Identifying if your baby is experiencing reflux can be challenging since many infants spit up to some degree, which is considered normal. However, if you suspect your baby may have reflux, here are some signs and symptoms to look out for:

Frequent spitting up

If your baby consistently spits up large amounts of milk or formula after feeding, it may be a sign of reflux. This can occur immediately after feeding or even hours later.

Irritability during or after feeding

Reflux babies may become fussy, agitated, or show signs of discomfort during or after feeding. They may arch their back, pull away from the bottle or breast, or cry excessively.

Poor weight gain

If your baby is not gaining weight adequately or not following their growth curve, it could be due to reflux interfering with their feeding and digestion.

Excessive crying

Reflux babies may exhibit excessive crying, particularly during or after feeding. They may be difficult to console, and their crying may worsen when lying down.

Difficulty sleeping

Reflux can interfere with a baby’s sleep, causing them to wake frequently or have difficulty settling down due to discomfort.

Persistent coughing or wheezing

Some reflux babies may develop a chronic cough or wheezing due to the stomach acid irritating their throat or airways.

If you notice these symptoms persistently and they are causing significant distress to your baby or impacting their growth, it’s essential to consult a healthcare professional. They can evaluate your baby’s symptoms, conduct a thorough examination, and provide appropriate guidance and treatment options to manage reflux effectively.

Care for Reflux Babies

Keep your baby in an upright position during feedings and for at least 30 minutes afterward. This helps gravity keep the stomach contents down and reduces the likelihood of reflux episodes.


Offering smaller feedings more frequently can help prevent the stomach from becoming too full, reducing the chances of reflux. Consider feeding your baby smaller amounts at shorter intervals.

Burp your baby during and after feedings to release any trapped air that may contribute to reflux. Gently pat or rub your baby’s back to encourage burping.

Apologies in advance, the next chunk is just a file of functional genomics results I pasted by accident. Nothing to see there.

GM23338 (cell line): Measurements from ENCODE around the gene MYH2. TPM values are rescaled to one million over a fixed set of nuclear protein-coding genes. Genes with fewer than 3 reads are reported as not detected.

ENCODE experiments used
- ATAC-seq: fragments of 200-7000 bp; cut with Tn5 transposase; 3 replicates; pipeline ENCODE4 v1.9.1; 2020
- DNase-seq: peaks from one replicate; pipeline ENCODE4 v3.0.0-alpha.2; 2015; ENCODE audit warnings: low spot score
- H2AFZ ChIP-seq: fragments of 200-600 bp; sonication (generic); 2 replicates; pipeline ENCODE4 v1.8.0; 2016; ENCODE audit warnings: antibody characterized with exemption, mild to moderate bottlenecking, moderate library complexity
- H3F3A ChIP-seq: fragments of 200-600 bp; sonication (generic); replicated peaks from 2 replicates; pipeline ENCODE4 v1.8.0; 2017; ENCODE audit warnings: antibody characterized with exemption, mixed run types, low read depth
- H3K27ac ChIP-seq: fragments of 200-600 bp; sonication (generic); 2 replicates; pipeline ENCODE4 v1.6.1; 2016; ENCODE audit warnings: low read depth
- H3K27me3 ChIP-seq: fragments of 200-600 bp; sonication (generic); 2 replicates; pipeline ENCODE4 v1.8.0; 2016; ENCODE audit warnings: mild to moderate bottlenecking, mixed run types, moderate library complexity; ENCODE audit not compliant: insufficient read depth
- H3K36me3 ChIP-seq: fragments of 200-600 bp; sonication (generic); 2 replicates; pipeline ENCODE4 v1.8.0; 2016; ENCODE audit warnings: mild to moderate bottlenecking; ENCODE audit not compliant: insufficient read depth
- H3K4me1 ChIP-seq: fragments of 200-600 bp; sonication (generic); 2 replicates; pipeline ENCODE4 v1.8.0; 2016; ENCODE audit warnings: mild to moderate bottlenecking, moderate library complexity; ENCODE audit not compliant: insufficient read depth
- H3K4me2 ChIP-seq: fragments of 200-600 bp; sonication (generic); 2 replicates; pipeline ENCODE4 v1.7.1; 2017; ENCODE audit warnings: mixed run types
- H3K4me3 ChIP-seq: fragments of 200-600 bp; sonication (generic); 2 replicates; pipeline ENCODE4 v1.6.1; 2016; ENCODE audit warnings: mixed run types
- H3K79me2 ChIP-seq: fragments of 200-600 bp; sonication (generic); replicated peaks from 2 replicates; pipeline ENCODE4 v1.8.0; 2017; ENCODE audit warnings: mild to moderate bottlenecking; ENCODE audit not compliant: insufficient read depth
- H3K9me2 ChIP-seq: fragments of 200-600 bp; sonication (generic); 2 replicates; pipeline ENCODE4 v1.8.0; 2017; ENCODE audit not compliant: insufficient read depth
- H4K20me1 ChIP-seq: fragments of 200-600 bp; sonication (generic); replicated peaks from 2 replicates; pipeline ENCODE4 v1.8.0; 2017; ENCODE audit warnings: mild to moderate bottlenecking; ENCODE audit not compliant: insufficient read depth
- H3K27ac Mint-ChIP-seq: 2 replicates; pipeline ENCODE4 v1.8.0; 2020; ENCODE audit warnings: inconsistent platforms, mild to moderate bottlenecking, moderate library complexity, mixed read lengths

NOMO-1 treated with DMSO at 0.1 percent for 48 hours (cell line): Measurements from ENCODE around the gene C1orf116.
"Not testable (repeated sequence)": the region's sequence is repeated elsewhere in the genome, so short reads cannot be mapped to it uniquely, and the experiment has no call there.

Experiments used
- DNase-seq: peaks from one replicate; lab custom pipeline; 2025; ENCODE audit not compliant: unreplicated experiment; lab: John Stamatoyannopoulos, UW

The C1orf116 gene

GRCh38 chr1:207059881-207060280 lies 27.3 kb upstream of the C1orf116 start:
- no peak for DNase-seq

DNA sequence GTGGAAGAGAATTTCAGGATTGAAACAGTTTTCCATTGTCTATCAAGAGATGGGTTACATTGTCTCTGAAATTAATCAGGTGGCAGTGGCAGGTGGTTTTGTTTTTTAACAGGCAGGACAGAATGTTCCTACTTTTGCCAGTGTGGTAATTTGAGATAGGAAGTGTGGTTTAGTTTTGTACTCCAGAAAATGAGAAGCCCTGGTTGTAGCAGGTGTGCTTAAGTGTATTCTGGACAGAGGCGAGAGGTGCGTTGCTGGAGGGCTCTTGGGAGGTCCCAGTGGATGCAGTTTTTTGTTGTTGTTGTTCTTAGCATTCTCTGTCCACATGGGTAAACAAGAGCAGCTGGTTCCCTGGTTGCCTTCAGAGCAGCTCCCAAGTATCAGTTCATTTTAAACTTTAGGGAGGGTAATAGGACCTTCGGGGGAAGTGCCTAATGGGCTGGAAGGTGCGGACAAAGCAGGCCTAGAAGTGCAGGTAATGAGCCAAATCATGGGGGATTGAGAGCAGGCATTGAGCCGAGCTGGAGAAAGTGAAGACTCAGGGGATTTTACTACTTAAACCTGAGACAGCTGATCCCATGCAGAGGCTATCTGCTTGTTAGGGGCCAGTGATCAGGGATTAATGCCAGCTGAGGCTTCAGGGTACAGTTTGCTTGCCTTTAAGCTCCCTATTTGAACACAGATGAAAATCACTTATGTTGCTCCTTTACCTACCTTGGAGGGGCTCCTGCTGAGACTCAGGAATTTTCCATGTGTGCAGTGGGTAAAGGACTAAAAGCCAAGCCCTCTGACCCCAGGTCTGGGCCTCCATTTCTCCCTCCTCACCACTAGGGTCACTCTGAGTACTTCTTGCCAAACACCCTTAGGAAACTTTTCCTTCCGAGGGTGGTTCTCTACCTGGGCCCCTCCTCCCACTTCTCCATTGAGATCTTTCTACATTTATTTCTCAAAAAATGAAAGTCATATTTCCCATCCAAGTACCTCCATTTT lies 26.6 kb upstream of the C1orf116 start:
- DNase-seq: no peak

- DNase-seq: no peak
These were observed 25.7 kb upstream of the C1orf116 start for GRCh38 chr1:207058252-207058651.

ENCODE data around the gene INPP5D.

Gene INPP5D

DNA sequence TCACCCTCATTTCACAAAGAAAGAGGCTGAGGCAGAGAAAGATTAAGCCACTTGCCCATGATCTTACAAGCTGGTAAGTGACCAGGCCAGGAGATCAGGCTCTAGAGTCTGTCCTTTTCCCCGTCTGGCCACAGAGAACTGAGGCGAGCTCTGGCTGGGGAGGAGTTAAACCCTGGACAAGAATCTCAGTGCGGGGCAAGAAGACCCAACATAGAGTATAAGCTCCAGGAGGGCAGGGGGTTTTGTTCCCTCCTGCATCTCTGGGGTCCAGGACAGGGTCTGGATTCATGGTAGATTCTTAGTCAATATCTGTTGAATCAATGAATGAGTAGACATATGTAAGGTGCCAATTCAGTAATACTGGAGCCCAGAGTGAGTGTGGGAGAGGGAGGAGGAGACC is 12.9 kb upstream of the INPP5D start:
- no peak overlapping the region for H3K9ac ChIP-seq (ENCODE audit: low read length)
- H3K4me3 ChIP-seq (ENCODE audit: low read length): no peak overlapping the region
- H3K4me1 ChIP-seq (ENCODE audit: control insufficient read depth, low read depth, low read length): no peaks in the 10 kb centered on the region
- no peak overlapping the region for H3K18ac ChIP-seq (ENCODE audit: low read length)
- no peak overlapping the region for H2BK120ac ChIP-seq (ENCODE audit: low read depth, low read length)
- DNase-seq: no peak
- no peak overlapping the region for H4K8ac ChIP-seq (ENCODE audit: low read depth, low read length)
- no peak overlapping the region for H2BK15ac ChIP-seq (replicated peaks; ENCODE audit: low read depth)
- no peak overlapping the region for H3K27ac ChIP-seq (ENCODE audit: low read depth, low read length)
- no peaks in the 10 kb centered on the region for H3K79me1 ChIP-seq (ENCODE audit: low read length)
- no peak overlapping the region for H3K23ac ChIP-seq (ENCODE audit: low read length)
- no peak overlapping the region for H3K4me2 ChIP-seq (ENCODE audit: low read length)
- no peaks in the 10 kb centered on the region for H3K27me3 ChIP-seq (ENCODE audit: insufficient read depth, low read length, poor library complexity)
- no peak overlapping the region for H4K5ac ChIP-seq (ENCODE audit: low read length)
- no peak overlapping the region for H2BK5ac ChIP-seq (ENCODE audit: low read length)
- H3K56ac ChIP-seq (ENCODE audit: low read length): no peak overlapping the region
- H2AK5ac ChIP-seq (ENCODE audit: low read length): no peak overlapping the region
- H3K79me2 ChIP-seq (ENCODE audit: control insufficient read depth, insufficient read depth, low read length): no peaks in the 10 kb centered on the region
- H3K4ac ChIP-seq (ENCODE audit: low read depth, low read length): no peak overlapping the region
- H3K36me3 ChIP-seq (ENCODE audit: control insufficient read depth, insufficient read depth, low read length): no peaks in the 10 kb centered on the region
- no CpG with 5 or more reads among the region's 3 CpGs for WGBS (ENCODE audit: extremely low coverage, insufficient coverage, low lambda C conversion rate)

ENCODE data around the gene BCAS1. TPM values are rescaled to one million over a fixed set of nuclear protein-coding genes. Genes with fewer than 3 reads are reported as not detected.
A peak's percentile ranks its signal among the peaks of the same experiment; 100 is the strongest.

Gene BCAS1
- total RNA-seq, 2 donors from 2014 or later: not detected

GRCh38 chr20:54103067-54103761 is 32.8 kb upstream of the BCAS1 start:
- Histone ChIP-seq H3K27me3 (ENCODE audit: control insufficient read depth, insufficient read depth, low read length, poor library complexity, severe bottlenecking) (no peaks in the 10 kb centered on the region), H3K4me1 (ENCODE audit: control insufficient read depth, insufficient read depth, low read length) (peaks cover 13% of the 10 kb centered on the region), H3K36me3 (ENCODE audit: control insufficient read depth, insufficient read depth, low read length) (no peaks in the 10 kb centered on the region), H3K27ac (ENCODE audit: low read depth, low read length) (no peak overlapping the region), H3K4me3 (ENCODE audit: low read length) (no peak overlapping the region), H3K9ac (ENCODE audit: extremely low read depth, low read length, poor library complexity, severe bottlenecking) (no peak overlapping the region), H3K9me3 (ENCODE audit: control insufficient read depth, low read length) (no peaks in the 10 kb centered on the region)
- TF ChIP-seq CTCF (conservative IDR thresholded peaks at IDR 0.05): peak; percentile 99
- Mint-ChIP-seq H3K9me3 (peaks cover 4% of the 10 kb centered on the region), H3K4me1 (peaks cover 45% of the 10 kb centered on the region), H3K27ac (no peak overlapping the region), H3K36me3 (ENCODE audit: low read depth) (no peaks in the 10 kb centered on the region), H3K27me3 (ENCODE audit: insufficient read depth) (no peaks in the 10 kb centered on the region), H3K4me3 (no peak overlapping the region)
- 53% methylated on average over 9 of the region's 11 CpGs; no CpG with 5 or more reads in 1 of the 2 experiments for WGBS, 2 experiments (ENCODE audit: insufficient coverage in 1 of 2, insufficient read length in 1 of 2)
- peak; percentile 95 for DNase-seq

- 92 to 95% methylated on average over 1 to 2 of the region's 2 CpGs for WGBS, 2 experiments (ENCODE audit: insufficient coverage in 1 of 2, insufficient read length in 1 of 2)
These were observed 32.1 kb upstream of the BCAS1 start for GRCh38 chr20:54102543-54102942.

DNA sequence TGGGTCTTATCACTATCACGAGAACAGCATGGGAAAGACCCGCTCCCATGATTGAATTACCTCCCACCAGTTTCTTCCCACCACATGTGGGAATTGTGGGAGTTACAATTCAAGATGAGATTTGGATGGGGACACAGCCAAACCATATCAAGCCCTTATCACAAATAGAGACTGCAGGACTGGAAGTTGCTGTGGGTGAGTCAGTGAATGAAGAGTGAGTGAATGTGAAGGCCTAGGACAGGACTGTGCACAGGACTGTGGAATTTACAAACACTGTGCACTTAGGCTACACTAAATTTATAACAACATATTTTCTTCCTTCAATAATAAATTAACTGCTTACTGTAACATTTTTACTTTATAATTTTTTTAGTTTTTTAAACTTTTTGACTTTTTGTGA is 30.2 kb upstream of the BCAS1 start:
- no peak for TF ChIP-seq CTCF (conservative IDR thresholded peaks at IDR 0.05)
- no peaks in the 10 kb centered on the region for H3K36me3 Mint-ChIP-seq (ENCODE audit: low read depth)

Keep your baby in an upright position for at least 30 minutes after feeding. You can hold them against your shoulder or prop them up in a supported position, such as in a bouncer or infant seat.

Elevate the head of your baby’s crib or bassinet by placing a firm pillow or wedge under the mattress. This helps keep their head and upper body elevated while sleeping, reducing the likelihood of reflux during the night.

Dress your baby in loose, comfortable clothing that does not put pressure on their abdomen. Tight clothing can increase reflux symptoms.

Avoid vigorous bouncing, jostling, or sudden movements immediately after feedings, as this can exacerbate reflux symptoms.

Ensure proper positioning and latch if you are breastfeeding, and consider paced bottle feeding if using a bottle. These techniques can help reduce the amount of air your baby swallows during feeding.

If your baby’s reflux symptoms persist or worsen, or if you have concerns about their well-being, it’s important to seek guidance from a healthcare professional. They can provide further evaluation, offer additional strategies, or recommend appropriate medications if necessary.

Remember, every baby is unique, and what works for one may not work for another. It may take some trial and error to find the strategies that provide the most relief for your baby’s reflux symptoms. Patience, persistence, and support from healthcare professionals will help you navigate this challenging time and ensure the best care for your little one.

End Note

Recognizing and managing GER and GERD is crucial to prevent complications and ensure the well-being of children. Monitoring diet, adopting lifestyle modifications, and seeking medical attention when necessary can help mitigate the impact of GERD and minimize the risk of associated complications.